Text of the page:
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Two years after the fire, I finally got a computer to move the steppers on my X2 CNC mill. Lots of fun guessing at what to try next when you're working out of a downloaded off-shore translated manual which didn't actually come with the control board. The only problem I've seen now is that I can't move the X-axis to the positive (right) side using the keyboard arrow or the plug-in remote made for Mach 3.

The Y and Z axes and the X-axis negative (left) all work fine when controlled by the arrow and Pg Up/Pg Dn keys and the remote. All functions work properly when controlled by a G-code routine, including the X+.

I'm convinced that it's Mach 3 that's doing it because , when I turn off the power to the control board, the Mach 3 displays for all the axes will increment and decrement to the key and remote inputs except the X+.

Has anyone had this happen one their machines? Any solutions would be appreciated. Mach 3 has gone to a semi-automated support system, so it'll take a while to get any help from them.

Thanks, guys.
I do not have nor have ever used Mach-3. But I did stay in a Holiday Inn ... Oh, never mind, the first part is true but I slept in my own bed last night.

Just thinking out loud here.


pendant - the plug-in remote
controller - the piece between the PC running Mach-3 and the servo\stepper drivers

X+ works if it is a G-code command. This suggests that the parallel port on the PC can talk to the controller without any issues. It also suggests that at least parts of Mach-3 are able to manipulate the parallel port ... i.e. if Mach-3 is using the G-code as the source for movement commands then things work fine.

X+ does not work if the source for movement commands is the keyboard or the pendant. If it were just the keyboard or just the pendant I would suspect a hardware failure but is it both so I would initially dismiss that possibility.

Which brings us to "inside Mach-3 the 'manual stimulus' for an X+ movement is not being interpreted correctly".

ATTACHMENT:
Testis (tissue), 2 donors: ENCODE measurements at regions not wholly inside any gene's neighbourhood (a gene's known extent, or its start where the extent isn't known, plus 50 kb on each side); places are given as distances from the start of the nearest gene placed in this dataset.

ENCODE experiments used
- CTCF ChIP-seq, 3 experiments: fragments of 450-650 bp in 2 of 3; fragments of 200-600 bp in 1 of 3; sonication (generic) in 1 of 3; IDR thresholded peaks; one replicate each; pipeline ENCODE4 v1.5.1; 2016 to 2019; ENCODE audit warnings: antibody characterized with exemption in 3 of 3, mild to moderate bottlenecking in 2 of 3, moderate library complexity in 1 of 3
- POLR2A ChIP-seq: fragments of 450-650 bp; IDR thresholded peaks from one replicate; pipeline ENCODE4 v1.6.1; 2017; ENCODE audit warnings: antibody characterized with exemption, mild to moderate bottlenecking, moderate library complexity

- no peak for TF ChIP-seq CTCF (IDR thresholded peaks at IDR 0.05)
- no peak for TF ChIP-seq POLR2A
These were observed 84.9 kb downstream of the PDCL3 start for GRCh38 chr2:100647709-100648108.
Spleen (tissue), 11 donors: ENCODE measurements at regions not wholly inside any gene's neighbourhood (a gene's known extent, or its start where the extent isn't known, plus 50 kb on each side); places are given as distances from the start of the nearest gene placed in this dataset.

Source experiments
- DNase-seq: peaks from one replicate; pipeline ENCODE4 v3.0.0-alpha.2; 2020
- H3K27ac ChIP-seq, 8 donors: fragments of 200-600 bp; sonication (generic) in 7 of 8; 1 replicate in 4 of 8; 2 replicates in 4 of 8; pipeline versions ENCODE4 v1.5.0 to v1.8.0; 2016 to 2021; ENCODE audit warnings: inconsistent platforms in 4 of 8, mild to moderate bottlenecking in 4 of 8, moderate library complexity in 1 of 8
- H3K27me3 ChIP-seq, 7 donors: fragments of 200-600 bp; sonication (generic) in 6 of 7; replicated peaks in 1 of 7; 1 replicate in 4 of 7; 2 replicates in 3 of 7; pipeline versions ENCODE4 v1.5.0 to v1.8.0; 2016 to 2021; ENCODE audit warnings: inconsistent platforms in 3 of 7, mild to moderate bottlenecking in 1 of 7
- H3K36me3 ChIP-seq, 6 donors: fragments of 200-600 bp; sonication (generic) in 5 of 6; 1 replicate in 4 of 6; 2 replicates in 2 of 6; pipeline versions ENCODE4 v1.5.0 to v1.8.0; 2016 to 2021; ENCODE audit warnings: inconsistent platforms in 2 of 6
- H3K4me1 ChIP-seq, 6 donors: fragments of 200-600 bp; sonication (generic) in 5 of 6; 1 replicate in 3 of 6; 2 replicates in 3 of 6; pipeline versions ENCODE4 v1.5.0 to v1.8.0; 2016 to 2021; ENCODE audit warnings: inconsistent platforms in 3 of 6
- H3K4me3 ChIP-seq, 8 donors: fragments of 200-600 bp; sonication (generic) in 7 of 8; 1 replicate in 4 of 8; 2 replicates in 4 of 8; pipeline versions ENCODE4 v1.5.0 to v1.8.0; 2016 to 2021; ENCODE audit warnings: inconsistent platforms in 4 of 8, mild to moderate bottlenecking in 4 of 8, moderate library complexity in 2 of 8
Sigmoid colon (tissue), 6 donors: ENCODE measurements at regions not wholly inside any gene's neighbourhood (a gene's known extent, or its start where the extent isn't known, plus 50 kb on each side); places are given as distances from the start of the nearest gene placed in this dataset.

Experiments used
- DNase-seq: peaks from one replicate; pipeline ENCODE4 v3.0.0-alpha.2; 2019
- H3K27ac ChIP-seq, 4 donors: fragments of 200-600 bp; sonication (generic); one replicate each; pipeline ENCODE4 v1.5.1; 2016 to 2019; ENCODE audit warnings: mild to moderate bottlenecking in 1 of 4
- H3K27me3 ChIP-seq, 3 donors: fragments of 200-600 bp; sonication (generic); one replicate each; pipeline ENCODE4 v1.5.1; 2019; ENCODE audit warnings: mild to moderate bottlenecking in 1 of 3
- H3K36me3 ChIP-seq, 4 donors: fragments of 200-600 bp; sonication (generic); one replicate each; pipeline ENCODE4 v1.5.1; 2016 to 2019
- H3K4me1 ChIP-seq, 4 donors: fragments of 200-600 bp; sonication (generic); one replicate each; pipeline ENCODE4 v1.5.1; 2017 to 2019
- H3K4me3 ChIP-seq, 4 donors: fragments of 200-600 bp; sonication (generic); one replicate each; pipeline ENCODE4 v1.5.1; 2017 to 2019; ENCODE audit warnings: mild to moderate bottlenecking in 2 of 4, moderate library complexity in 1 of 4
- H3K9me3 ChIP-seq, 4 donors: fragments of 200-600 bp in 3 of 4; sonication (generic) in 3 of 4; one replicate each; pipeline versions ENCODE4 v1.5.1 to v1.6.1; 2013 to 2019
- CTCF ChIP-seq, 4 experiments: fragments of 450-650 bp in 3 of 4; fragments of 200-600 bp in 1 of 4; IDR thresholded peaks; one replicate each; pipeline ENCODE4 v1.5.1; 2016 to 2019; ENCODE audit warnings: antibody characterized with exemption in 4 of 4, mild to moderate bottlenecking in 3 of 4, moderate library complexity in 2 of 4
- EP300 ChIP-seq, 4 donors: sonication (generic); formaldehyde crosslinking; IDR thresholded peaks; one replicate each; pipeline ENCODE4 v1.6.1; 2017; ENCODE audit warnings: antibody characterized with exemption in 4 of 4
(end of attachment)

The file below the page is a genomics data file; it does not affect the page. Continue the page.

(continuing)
Again, my knowledge is based on looking at the manual, but I'd review section "5.3 Defining input and output signals that you will use" and see if there is something that "seems to be different than the others", like an emulator turned ... "5.3.3 Emulated input signals" ... or ... "5.3.5 Defining encoder inputs" ... or maybe ... "5.6.2 Configure System Hotkeys" ... or ???

Maybe see if "6.2.3 'Move to' controls" ... a truly lame paragraph but you might be able to figure out what it really means ... to see if it is just the jog buttons that do not go X+ or if it is any manual stimulus for X+ that is being ignored.

Maybe try "5.3.8 Testing" and see if the diagnostic screen allows you to see the status of the inputs ... i.e. something lights up when the keyboard or the pendant provide stimulus.

Just thoughts off the top of my head and looking at the manual for the first time. No actual Mach-3 experience.

It turns out that the parallel port driver was a bit screwy. To fix it, you have to load a fresh copy of the Mach 3 software and then unlock it with your license key file.

I got past that issue, but now I have a new one. I was trying to confirm the accuracy of the table movements. I set a 4" gauge block on the table, lined up one end on the spindle centre line. When I moved the table in the X-axis, the display showed about three times the correct distance at the other end. Something for another day.

Now, I should start designing all the parts I figured would be best done on a CNC. Getting closer every day.
Glad you found what was wrong but I find it strange that G-code made it thru the driver without any issues but manual commands did not. By the time it makes it to the driver it should have been source agnostic. But maybe the software architecture is not what I would envision it to be.

Oh well, at least it is working.
Today I got to wondering whether the trouble I had yesterday with the Mach 3 display advancing a LOT faster than the table was moving while I was controlling it from the keyboard or pendant would go away when it was running from G-code.

Yup. Verily.

I restored all the motor settings I had been using before the fire and ran a routine I had written to test the hot-wire attachment I had made for it. Here's the result back then:

Today, I printed out the original drawing to scale and measured it against the design dimensions. Accurate to the nearest thou. I attached the drawing to the table and lined up a pointer in the spindle. It traced the line perfectly.

So now it's worth pressing ahead with designing all the thingies that this machine can make easiest. I also have to make a new hot-wire attachment. I told the 'restoration' company I wanted it back, but they obviously threw it out. The hot-wire will be a great tool for prepping for lost-foam castings.
Nice work Mike - glad to see that you are getting things back together.
If you added a 2-axis tilt to your hot-wire machine, you could get the foam patterns directly off the CNC **with draft** already in them!! How awesome would that be? Unless, of course, you are using the lost foam method, then it wouldn't matter.
I've had better results with lost foam than sand casting, but that would be a good idea for multiple copies. Everything's a possibility.